“The U.S. Ambassador in Berne had meetings with the Red Cross…They were screaming that the whole process was ramshackle, that there were virtually no checks and the criminals could easily obtain travel documents,” Steinacher said.
The system was a simple one, almost too good to be true for Nazi fugitives. The Vatican would issue a letter of endorsement, and the refugee seeking travel documents would hand over the letter to the ICRC, who then issued the travel document using information in the Vatican’s letter of reference. No checks or screenings were made.
Historical documents show that some of the most notorious Nazis availed themselves of this system. The church also provided food and free accommodations to those who, like Adolf Eichmann, “architect of the Final Solution,” had no money. He hid in a Franciscan monastery until with the help of the Vatican and ICRC, he was issued false identity papers identifying him as “Ricardo Klement.”
Eichmann then made his way to Argentina where he lived in peace until 1960, when the Israeli Mossad captured him and smuggled him to Israel. He was put on trial for genocide, convicted and executed.
Josef Mengele, the depraved Auschwitz physician who conducted selections and performed medical experiments on Jewish prisoners, also took advantage of the ratline. With the help of a false ID, he re-invented himself as “Helmut Gregor,” a mechanic.
Another notorious war criminal, Josef Schwammberger, the commandant of Rozwadow concentration camp who murdered hundreds of Jews – many with his bare hands – escaped the hangman’s noose with the help of the ratline. His escape was especially suspicious, as he was the target of a manhunt by police and Allied forces when he was spirited away.
Other major Nazi mass murderers who escaped Europe via the ratlines included Alois Brunner, Eichmann’s assistant who fled to Syria in 1954; and Herberts Cukurs, butcher of Latvian Jews, who escaped to Brazil in 1945. (Cukurs was assassinated by Mossad in Uruguay in 1965).
Leon Degrelle, one of the most active Belgian Nazi collaborators, fled to Spain in 1945 with the help of the ratline and started a new life, founding a neo-Nazi organization in 1956. Ante Pavelic, murderous leader of the Croatian Ustasha, responsible for the death of over 100,000 Jews and Serbs was helped to safety as well.
Finally, “Butcher of Lyons” Klaus Barbie, one of the most savage dregs of humanity was brought through the ratlines to a safe haven, with the help of US intelligence agencies that had recruited him as well as other wanted Nazis, for espionage.
Despite justice denied and justice delayed in terms of the vast majority of Nazi war criminals, efforts to bringing surviving perpetrators to justice continues into the 21st Century.
War Criminals Who Didn’t Reach the Ratlines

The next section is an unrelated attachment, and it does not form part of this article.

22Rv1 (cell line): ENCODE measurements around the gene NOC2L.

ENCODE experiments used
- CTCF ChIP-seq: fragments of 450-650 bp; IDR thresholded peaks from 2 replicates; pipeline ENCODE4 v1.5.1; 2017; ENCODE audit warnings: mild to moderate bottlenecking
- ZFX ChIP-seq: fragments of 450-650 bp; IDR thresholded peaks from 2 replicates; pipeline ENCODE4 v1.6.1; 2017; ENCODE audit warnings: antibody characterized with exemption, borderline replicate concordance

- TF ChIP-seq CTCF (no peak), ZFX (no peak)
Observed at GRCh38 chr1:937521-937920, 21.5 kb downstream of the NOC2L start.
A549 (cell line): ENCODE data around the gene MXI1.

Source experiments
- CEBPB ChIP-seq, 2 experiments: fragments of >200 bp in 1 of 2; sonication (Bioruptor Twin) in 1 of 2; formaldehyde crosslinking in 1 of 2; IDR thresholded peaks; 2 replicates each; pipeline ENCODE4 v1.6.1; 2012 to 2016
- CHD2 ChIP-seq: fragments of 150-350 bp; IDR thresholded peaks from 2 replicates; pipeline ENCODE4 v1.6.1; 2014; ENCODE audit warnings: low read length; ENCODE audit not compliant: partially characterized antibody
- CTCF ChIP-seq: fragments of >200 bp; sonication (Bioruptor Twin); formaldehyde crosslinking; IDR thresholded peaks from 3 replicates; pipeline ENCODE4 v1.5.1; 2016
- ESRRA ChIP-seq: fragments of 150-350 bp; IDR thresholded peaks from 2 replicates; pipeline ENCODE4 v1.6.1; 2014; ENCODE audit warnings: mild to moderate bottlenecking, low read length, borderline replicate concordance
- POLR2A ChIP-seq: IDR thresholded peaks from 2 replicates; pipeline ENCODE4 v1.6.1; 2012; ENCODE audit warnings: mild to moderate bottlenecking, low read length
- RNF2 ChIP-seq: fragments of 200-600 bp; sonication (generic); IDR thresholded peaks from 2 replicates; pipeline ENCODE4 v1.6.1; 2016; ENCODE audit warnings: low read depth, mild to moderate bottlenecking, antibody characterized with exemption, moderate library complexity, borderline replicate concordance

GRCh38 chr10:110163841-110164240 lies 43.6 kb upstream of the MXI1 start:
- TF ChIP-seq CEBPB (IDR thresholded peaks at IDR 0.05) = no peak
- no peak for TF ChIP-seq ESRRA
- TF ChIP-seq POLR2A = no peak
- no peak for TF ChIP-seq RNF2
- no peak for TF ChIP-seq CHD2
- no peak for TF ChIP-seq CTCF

After the Nuremberg War Crimes trials, the battle to bring war criminals to justice lost momentum in the face of an escalating Cold War and new political divisions in Europe.
Despite the shifting political climate, from 1946-1949, scores of Nazis accused of wartime atrocities who had not succeeded in escaping, were put on trial in Poland, and by American, British and French tribunals then stationed in Europe.
In Poland, over 2000 Nazis were extradited from the American zone in Germany and put on trial in Warsaw. Only 63 ended up standing trial.
Thirty-one death sentences were passed and carried out. The most publicized was that of Auschwitz first commandant Rudolf Hoss, who was sentenced to death in April 1947, and hung on a gallows erected right outside his Auschwitz headquarters.
The same tribunal sat in Cracow for Auschwitz Command Post trial at which 40 people were indicted. Twenty-three, including notorious women’s camp director Maria Mandel, were sentenced to death, and six to life imprisonment.
Other trials for lower-ranking members of the Auschwitz SS command were held between 1946 and 1953 before regional and special courts in Katowice, Cracow, Cieszyn, Gliwice, Racibórz, Sosnowiec, and Wadowice. The most common sentences were three or four years in prison.
Most of the war crimes trials of members of the Auschwitz SS garrison in Germany and Austria were a joke, resulting in very light sentences or outright acquittals. Many of the post-war judges had been members of the Nazi party; despite lip service renouncing Nazi doctrine in the de-Nazification period, they had clearly not rejected their former ideology.
American, British, French Tribunals
SS men from the Auschwitz command post were also tried before American, British, and French military tribunals in the late 1940s. Survivors came forward to give testimony at these trials, often breaking down under the stress of reliving the trauma and abuse they had suffered.